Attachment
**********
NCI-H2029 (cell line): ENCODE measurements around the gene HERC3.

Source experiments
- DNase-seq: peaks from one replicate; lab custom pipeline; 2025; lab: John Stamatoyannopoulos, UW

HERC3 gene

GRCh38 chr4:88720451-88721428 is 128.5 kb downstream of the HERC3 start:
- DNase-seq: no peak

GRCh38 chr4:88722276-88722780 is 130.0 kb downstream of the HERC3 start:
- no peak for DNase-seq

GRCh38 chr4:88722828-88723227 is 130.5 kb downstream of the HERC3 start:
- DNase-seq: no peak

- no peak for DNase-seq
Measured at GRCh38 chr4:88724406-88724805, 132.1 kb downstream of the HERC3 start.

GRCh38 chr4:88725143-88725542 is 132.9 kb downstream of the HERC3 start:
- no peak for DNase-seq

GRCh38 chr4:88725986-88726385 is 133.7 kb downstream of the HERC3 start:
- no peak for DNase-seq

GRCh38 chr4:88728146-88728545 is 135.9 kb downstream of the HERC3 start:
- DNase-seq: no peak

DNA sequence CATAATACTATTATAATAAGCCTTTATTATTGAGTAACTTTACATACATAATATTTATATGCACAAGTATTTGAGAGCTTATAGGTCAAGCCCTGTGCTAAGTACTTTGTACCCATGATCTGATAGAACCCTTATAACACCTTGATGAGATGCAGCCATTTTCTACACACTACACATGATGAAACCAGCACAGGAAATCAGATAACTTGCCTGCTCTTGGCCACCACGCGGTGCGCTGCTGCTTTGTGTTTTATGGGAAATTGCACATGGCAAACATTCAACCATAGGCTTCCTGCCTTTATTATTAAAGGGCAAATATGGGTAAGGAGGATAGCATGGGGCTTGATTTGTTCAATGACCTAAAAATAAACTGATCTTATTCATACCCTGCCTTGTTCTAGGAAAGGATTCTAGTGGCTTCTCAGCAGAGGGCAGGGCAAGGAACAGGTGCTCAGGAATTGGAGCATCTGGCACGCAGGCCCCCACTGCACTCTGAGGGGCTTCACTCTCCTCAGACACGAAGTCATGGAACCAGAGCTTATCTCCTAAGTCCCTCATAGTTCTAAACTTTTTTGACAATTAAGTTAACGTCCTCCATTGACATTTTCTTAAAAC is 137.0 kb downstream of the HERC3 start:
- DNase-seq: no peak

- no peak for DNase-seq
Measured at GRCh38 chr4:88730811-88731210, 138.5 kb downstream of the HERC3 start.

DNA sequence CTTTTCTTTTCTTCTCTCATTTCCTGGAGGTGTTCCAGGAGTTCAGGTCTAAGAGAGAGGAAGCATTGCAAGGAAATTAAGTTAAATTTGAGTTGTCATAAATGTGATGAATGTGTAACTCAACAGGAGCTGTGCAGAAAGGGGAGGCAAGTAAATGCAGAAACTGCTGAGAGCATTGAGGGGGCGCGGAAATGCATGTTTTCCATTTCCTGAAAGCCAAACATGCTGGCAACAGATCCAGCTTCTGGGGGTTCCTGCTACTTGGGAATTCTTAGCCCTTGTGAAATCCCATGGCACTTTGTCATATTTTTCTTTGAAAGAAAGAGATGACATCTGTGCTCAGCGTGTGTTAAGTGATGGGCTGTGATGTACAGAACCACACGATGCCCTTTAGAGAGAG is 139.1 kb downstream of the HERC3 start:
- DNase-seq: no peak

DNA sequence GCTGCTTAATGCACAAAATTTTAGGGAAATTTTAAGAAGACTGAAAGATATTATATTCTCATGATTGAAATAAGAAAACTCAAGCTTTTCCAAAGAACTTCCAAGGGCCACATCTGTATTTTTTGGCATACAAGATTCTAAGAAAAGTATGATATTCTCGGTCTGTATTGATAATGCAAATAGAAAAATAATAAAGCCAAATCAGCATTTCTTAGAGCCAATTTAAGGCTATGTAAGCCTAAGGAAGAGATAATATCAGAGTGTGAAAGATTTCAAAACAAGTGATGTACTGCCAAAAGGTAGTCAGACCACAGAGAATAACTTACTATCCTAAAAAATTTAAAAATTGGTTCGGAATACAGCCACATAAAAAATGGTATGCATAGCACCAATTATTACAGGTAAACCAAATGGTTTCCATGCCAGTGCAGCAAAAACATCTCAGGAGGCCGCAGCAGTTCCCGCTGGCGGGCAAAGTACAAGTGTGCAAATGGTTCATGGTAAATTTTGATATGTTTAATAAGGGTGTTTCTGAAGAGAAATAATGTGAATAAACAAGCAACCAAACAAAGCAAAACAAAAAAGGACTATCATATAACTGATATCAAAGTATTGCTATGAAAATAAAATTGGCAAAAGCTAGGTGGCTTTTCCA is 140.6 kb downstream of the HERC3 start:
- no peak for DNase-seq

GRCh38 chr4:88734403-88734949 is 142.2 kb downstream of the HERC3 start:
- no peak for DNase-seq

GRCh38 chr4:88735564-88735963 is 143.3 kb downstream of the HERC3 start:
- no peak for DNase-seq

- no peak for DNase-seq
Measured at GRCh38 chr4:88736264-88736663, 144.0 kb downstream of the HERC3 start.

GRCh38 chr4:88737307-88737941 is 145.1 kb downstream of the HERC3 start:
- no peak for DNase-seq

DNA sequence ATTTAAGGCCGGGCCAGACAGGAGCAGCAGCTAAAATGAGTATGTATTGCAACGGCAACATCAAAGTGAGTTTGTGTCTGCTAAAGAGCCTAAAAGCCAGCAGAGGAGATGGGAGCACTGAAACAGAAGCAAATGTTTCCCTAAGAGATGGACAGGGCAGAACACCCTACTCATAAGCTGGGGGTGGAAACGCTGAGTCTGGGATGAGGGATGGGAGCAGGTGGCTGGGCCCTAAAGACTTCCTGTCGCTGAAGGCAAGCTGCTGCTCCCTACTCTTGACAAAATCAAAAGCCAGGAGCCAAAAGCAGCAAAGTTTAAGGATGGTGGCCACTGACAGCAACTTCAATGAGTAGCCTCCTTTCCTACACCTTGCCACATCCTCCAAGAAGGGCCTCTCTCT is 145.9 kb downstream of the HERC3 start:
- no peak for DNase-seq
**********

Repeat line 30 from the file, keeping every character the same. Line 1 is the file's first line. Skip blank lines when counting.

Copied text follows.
- no peak for DNase-seq